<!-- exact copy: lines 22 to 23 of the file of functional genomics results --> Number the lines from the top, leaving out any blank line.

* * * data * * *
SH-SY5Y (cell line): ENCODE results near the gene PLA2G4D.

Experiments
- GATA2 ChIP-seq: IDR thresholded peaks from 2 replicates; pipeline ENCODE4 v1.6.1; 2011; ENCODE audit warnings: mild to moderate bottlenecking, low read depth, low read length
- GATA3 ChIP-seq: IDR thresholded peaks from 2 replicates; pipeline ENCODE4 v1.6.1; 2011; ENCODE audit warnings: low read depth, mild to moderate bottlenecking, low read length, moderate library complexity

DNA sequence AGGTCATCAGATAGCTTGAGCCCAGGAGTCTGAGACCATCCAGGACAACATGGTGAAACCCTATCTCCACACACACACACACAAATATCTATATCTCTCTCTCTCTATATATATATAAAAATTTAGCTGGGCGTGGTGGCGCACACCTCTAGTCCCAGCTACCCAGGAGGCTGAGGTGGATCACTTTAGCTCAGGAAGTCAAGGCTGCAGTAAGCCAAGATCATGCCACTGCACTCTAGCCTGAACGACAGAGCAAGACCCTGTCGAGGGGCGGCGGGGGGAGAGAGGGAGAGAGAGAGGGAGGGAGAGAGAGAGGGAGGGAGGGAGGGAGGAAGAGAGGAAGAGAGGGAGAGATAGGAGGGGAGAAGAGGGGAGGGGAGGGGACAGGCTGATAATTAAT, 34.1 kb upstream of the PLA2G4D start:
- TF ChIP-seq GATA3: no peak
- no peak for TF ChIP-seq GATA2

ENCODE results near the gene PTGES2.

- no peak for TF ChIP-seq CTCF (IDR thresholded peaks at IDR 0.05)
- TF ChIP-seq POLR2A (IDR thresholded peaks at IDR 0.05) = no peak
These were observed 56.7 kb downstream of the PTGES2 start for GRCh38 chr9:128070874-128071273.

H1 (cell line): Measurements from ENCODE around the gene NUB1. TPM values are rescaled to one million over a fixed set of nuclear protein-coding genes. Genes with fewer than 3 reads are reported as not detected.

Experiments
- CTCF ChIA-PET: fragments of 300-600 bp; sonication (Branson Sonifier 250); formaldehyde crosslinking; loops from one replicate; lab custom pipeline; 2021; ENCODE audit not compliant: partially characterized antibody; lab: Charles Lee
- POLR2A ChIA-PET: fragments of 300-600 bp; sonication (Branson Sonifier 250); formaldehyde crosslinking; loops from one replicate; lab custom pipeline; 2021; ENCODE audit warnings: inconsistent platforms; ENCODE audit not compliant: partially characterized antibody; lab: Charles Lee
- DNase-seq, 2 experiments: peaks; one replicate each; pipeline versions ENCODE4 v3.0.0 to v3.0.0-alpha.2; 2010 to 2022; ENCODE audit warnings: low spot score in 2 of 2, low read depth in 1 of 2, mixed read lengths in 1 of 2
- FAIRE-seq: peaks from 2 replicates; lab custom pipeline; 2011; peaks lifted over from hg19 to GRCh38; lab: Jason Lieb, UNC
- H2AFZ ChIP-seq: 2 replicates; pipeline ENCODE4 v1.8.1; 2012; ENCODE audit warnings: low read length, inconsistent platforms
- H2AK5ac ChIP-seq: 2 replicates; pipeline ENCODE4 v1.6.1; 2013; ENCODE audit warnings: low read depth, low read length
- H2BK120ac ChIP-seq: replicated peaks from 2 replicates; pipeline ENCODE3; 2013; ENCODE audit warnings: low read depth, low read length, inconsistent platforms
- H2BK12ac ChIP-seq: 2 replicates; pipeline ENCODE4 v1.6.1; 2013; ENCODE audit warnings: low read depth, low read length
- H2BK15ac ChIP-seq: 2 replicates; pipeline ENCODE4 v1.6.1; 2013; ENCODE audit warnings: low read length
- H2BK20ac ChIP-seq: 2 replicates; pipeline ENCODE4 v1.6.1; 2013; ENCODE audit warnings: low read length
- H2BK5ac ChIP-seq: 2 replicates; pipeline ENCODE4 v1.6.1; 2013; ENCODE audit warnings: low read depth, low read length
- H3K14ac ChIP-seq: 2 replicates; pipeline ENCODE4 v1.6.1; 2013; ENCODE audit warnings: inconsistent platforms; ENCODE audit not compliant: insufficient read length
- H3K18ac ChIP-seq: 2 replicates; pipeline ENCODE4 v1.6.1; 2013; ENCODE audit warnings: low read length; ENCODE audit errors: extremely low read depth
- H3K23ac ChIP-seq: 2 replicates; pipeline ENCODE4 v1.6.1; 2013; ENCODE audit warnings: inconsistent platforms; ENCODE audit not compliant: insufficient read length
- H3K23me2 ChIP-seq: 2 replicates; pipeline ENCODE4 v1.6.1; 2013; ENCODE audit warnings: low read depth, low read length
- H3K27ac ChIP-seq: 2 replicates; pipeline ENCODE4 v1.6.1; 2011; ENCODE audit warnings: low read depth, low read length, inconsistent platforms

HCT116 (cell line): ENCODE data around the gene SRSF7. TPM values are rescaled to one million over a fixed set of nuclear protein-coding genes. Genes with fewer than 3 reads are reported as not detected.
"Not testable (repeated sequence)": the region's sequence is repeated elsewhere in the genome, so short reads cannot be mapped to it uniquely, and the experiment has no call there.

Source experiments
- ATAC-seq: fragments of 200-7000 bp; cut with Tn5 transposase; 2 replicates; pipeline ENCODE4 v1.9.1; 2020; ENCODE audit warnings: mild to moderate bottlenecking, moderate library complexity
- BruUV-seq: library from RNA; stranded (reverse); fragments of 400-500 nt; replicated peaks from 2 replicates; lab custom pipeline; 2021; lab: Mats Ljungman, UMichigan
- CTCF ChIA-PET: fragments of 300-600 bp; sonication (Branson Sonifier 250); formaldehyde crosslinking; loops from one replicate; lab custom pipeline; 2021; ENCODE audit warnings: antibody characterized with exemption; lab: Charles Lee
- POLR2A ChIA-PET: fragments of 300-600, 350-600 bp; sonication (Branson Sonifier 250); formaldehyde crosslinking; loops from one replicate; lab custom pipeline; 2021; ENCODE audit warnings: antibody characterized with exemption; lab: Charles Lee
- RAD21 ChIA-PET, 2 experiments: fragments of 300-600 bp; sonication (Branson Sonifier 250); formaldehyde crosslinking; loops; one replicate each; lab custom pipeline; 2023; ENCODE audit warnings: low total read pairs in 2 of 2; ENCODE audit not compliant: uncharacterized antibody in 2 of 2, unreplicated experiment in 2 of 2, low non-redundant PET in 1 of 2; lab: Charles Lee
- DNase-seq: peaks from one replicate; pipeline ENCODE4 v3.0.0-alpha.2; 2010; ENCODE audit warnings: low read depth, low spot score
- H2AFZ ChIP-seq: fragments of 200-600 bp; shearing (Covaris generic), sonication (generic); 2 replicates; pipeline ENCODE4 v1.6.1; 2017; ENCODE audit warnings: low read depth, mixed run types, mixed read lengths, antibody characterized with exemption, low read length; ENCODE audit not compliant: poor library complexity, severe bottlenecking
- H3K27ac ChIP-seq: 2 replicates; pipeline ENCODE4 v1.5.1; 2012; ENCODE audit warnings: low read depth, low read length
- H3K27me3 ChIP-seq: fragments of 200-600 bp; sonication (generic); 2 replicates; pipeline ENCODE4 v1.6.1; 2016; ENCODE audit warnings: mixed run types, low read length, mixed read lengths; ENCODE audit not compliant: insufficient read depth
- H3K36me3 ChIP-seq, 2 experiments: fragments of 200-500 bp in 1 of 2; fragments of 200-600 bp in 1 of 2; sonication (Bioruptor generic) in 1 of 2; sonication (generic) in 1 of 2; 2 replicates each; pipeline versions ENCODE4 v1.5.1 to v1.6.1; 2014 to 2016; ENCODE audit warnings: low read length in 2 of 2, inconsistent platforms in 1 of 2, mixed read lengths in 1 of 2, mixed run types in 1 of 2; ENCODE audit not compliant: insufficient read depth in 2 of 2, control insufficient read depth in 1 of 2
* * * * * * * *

- H2BK15ac ChIP-seq: 2 replicates; pipeline ENCODE4 v1.6.1; 2013; ENCODE audit warnings: low read length
- H2BK20ac ChIP-seq: 2 replicates; pipeline ENCODE4 v1.6.1; 2013; ENCODE audit warnings: low read length